Something to "Howell" About: Bill to Overturn Pro-Defendant Decision on Medical Costs Dies in California Legislature

In Howell v. Hamilton Meats & Provisions, Inc. (2011) 52 Cal.4th 257, the California Supreme Court held that a plaintiff may recover in damages only the amount in fact paid by plaintiff or on behalf of plaintiff by his or her insurer for medical care. Plaintiff is precluded from recovering the undiscounted sum stated in the medical care provider's bill but never paid by or on behalf of the injured plaintiff. Before Howell, a plaintiff could recover the amount billed for medical services, even if that amount was more than the amount that was negotiated and actually paid for those services. Pursuant to Howell, a plaintiff is only entitled to recover the amount that was actually paid to the medical care provider.

In response to Howell, Senate Bill 1528, authored by Senate president pro tem Darrell Steinberg and sponsored by the Consumer Attorneys of California, was introduced before the California Legislature in February 2012. As originally introduced, the bill would have allowed any injured plaintiff to recover the entire billed cost of his or her medical care, not what was actually paid by plaintiff or plaintiff's insurer.

Because the bill was so strongly opposed, the final (August 2012), narrower version of the bill stated that it was the intent of the Legislature that the bill's provisions would "be limited to resolving an issue not addressed in Howell v. Hamilton Meats & Provisions, Inc. . . . concerning how to establish the value of damages for medical services provided through a capitated health care system plan and to maximize the recovery of liens by the State Department of Health Care Services and has no other effect..." (A "capitated" plan is one in which a medical provider is given a set fee per patient regardless of the treatment required [for example, an HMO]; under capitated plans, doctors and hospitals receive a monthly or annual fee for treating patients instead of being paid directly for providing a particular service.)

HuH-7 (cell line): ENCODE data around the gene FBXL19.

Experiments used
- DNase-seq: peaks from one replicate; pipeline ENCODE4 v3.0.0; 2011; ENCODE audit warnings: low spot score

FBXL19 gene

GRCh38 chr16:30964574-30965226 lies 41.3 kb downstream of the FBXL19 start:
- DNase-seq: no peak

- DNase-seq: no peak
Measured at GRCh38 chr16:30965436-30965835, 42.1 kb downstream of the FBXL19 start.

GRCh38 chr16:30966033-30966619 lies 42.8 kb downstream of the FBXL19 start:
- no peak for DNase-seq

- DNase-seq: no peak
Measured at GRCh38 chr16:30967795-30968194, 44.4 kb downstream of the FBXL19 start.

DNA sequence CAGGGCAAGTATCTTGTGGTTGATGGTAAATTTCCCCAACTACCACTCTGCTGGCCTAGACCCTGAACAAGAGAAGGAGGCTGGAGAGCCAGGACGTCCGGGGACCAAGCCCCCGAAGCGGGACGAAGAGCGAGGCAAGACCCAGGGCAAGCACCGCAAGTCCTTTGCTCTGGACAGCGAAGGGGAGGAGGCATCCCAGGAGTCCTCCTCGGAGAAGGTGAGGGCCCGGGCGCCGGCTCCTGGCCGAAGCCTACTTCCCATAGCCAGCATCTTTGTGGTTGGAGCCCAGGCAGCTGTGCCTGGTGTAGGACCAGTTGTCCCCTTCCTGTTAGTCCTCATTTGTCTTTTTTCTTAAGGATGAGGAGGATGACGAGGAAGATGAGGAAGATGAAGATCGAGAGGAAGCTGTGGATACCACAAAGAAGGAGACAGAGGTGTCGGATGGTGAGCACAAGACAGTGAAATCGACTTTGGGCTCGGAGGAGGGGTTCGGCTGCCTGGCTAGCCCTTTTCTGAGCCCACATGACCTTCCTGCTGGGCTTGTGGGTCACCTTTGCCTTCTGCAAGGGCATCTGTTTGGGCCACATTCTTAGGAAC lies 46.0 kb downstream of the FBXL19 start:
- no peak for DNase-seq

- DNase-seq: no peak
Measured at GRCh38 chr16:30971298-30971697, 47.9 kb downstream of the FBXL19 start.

In other words, had the final version of SB 1528 become California law, the Howell principle (damages only in the amount of what was in fact paid) would still have applied to fee-for-service health plan medical bills, but damages for the cost of medical services received through a capitated health plan or medical expenses paid by Medi-Cal would have been based on the "reasonable and necessary value" of those services, regardless of what was in fact paid. Opponents, including Kaiser Permanente and many business and insurance groups, called "reasonable and necessary value" a legally murky standard designed to increase payout to tort plaintiffs above and beyond what their injuries actually cost to treat in violation of Howell.

On August 31, 2012, the very last day of the legislative session, SB 1528 died as the result of a California Assembly vote against the bill (43 against, 13 for, and 24 "no votes recorded"). As a result, the Howell decision will continue to govern the recovery of damages concerning all medical services, regardless of whether they were provided through a fee-for-service health plan, a capitated health plan or Medi-Cal.

Will another anti-Howell v. Hamilton Meats & Provisions, Inc. bill be introduced in the next session of the California Legislature? We wouldn't bet against it.